I have come around to thinking the same of smart phones. Their ubiquity now give us new shared social practices and new means of collectively experiencing an event. One definition of ritual is “a series of actions or type of behavior regularly and invariably followed by someone” and, with that as our definition, we can reliably say smartphones give us new social rituals.
Evidence A: a recent performance by Sir Mix-A-Lot’s performance of “Baby Got Back” with the Seattle Symphony Orchestra
At 1:53, Sir Mix-A-Lot takes out his phone for a selfie. When I first watched this, I found that moment so odd. He knows the event is being recorded by the symphony, and from the stage, he can see that many people in the audience are taking out their phones to record it too. So why would he remove himself from the situation to take a selfie? I realized while watching this that he’s not taking the image just for himself. Rather, taking the photo constitutes a social act. The act of taking a photo can serve many purposes, and one of them is to mark an event as important, as worthy of documenting. Moreover, by deeming an event worthy of a photo and by later sharing the photo with others, you make this ritual a public act. In calling it a ritual, I don’t mean to imply a great deal of intentionality. I don’t think Sir Mix-A-Lot is thinking “I want to distinguish this event from others and let people know I’m marking it as important, so I will publicly take this photo and share it.” Rather, by calling it a ritual, I want to highlight the fact that selfies at public events have quickly become a form of behavior shared by people around the globe. They are a form of unconscious ritual, something you do without really considering its meaning, just like taking off your hat during the national anthem at a baseball game.
Ritual has two kind of power. Firstly, there is the meaning of the particular act itself, its specific symbolism. Secondly, a ritual has power simply by dint of being it is shared behavior. This second level makes taking a selfie during a concert or recording the performer’s encore anything but an isolating act. Instead, it’s a communal one. Be recording, you’re implicitly showing yourself as a member of a larger collective, demonstrating you know one of the socially sanctioned ways of behaving at that event. Furthermore, new technology and social media also lets us share experiences with a rapidity and breadth that is brand new. Now you can instantaneously share the event by posting it to Facebook or Instagram, thereby letting your friends know what you have been up to. Finally, using smart phones during shows also allows individual connections between people. If I take a video of an event and send it to my friend, arguably I’m not distracted when my phone is out during the concert. Perhaps I’m actually hyperaware, hyper connected, thinking not only of myself but of my friend as well.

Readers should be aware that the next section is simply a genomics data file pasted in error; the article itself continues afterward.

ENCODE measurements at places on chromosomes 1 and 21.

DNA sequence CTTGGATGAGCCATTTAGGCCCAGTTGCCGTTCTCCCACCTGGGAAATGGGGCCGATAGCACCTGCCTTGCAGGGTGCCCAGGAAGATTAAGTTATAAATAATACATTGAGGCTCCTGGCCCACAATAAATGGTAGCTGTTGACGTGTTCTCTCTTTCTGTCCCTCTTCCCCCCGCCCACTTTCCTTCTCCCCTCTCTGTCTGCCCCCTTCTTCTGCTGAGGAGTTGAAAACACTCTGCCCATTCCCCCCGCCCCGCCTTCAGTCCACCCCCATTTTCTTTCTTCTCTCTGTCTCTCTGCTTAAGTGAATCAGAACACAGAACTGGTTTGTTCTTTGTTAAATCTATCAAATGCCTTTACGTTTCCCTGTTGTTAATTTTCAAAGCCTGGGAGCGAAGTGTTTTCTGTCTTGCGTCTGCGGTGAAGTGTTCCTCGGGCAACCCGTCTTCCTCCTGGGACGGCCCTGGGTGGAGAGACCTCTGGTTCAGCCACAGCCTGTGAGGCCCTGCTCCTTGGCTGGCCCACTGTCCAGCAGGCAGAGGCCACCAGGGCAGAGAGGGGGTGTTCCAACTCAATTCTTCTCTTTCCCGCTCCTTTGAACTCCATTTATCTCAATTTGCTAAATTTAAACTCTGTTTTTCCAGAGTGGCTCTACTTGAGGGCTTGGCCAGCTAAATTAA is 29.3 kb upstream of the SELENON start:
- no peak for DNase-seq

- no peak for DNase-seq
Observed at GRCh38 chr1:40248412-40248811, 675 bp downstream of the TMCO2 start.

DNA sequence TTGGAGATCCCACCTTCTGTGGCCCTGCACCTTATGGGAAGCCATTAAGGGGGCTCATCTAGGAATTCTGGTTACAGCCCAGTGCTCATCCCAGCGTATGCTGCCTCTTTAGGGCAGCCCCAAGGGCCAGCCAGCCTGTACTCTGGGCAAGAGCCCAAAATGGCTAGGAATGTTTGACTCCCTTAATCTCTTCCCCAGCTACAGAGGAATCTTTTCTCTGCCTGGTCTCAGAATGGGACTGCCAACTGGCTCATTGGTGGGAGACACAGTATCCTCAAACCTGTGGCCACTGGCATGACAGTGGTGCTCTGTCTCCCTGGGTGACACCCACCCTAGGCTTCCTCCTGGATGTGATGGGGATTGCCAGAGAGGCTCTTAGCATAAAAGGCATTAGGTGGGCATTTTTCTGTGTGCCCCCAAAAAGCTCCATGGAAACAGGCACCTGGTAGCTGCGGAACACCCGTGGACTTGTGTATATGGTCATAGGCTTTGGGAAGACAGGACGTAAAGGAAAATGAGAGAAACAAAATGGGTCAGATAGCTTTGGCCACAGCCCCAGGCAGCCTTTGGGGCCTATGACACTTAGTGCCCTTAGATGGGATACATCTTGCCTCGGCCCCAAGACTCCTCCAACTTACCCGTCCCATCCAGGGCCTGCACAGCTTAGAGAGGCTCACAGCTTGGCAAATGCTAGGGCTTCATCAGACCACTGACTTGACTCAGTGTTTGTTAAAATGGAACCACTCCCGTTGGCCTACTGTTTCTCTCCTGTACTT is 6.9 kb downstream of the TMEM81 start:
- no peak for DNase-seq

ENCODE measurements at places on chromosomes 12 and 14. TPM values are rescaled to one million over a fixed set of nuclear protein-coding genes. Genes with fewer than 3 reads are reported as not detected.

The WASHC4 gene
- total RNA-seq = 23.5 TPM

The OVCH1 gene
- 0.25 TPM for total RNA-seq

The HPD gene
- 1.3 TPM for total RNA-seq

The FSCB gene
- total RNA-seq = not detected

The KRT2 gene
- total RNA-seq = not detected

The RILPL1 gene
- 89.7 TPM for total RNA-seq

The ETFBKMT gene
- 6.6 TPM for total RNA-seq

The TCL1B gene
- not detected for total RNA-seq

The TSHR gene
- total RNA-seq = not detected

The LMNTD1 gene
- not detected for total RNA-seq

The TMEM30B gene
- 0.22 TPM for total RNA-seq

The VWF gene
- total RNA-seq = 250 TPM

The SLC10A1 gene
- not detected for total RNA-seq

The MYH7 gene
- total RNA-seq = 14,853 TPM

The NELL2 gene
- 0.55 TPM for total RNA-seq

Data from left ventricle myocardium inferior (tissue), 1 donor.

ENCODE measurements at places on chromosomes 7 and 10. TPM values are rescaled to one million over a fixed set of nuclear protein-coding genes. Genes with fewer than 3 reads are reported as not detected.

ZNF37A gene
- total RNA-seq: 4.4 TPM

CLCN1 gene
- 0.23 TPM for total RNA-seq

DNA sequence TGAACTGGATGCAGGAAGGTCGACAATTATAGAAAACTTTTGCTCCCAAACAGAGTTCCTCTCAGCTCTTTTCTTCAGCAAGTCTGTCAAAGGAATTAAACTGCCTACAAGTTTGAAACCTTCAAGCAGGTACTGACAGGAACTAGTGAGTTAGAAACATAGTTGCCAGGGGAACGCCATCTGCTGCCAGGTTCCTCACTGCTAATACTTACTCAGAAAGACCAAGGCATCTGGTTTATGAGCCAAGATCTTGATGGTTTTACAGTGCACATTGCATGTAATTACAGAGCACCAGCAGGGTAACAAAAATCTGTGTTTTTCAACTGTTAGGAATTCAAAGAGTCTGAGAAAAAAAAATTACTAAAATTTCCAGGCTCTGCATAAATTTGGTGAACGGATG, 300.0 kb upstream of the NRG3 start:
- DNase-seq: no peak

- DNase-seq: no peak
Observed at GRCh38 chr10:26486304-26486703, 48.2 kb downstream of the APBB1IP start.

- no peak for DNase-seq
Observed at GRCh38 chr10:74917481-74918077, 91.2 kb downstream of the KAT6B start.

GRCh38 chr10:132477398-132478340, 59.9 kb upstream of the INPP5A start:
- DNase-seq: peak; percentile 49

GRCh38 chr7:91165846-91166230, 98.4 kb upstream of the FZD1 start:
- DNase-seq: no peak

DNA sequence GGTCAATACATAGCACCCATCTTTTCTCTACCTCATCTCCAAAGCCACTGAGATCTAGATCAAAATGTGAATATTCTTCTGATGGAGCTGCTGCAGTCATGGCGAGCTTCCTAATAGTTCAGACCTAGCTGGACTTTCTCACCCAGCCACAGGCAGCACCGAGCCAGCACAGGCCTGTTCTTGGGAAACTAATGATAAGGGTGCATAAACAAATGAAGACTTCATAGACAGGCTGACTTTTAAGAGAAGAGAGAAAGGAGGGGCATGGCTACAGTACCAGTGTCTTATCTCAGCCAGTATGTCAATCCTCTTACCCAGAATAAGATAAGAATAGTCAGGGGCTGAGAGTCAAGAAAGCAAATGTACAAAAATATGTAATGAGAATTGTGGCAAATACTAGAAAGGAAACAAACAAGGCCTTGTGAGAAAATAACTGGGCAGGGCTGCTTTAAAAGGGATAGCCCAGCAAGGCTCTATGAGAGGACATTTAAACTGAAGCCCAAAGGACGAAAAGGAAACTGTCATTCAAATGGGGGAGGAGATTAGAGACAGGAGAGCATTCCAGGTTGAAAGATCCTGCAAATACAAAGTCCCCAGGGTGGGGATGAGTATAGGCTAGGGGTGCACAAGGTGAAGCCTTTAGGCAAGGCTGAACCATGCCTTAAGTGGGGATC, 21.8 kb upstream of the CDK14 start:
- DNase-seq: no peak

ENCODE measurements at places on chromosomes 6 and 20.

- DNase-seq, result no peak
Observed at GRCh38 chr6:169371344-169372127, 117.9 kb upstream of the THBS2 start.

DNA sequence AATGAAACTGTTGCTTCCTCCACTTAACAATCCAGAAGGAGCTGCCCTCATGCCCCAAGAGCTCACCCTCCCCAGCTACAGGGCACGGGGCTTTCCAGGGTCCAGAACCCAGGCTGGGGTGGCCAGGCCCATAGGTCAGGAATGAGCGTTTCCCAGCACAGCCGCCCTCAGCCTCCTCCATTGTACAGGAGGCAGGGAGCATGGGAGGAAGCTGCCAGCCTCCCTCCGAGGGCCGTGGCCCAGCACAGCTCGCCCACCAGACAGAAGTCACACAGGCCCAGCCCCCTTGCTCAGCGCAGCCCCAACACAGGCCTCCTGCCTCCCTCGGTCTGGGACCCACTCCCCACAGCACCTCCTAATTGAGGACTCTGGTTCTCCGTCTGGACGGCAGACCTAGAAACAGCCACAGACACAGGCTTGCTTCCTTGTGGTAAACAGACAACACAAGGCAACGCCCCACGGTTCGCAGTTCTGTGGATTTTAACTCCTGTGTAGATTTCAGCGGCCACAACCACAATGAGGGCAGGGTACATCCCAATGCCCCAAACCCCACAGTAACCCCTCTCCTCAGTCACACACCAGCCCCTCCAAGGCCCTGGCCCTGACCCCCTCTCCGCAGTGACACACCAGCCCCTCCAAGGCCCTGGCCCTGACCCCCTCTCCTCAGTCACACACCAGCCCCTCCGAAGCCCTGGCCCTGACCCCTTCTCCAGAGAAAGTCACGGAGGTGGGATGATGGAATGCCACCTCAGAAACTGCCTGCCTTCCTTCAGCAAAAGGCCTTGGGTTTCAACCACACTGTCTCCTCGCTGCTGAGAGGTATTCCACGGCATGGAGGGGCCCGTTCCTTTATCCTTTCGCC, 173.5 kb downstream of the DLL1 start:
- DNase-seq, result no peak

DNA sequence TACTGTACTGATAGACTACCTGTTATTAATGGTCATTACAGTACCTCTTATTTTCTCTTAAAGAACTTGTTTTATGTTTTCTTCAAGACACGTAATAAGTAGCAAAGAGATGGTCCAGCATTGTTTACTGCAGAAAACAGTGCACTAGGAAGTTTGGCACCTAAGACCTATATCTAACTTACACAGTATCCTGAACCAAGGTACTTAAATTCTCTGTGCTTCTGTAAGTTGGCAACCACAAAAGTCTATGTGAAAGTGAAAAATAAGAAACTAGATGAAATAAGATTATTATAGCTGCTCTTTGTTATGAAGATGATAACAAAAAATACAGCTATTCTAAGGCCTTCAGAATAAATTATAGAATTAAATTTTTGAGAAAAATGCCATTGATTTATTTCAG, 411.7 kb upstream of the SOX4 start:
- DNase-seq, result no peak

Larkin's poem “Broadcast” highlights the duality inherent to technology. Even though the poem was written over 50 years ago, it serves as a succinct description of the dilemma technology and social media pose to us today. Audio and visual technology, both of which are found nowadays on our phones (even my Samsung Convoy 3!), offer the possibility of both linkage and isolation. Moreover, they offer us the possibility of being both linked and isolated at the same time through the same act. Our own smartphones, much like the radio in "Broadcast," has no inherent power. Instead, its meaning is what we make of it.
Coleman, Mark, Playback : from the Victrola to MP3, 100 years of music, machines, and money, Cambridge, MA : Da Capo Press, 2005.
Leibowitz, Stan, "The Elusive Symbiosis: The Impact of Radio on the Record Industry," Review of Economic Research on Copyright Issues, 1:1, 93-118, 2004.
Wikipedia articles on "radio," "old-time radio," "Walkman effect," and "phonograph"